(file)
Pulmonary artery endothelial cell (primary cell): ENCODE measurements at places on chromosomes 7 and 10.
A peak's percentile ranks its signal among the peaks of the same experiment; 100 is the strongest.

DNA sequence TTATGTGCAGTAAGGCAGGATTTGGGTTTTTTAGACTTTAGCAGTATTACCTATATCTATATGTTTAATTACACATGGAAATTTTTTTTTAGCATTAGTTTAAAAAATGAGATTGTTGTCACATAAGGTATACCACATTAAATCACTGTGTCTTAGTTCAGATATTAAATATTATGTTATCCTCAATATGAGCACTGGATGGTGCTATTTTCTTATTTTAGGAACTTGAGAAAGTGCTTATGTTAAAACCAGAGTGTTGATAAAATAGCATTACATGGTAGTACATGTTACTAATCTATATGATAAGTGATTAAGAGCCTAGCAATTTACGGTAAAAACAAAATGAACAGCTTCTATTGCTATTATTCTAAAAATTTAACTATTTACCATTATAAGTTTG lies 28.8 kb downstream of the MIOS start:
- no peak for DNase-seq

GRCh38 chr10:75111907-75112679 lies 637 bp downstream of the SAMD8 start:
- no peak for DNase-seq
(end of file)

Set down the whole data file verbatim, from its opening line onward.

Pulmonary artery endothelial cell (primary cell): ENCODE measurements at places on chromosomes 7 and 10.
A peak's percentile ranks its signal among the peaks of the same experiment; 100 is the strongest.

DNA sequence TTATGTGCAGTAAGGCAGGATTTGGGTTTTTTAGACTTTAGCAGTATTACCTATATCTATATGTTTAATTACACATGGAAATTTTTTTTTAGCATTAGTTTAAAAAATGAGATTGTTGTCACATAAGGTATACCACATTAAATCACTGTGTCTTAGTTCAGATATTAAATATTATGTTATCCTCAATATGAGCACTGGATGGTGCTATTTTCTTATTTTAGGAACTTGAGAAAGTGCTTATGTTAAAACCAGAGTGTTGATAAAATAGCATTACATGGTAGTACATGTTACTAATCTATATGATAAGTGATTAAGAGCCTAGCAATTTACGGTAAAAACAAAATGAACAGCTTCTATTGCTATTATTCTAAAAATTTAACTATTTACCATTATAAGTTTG lies 28.8 kb downstream of the MIOS start:
- no peak for DNase-seq

GRCh38 chr10:75111907-75112679 lies 637 bp downstream of the SAMD8 start:
- no peak for DNase-seq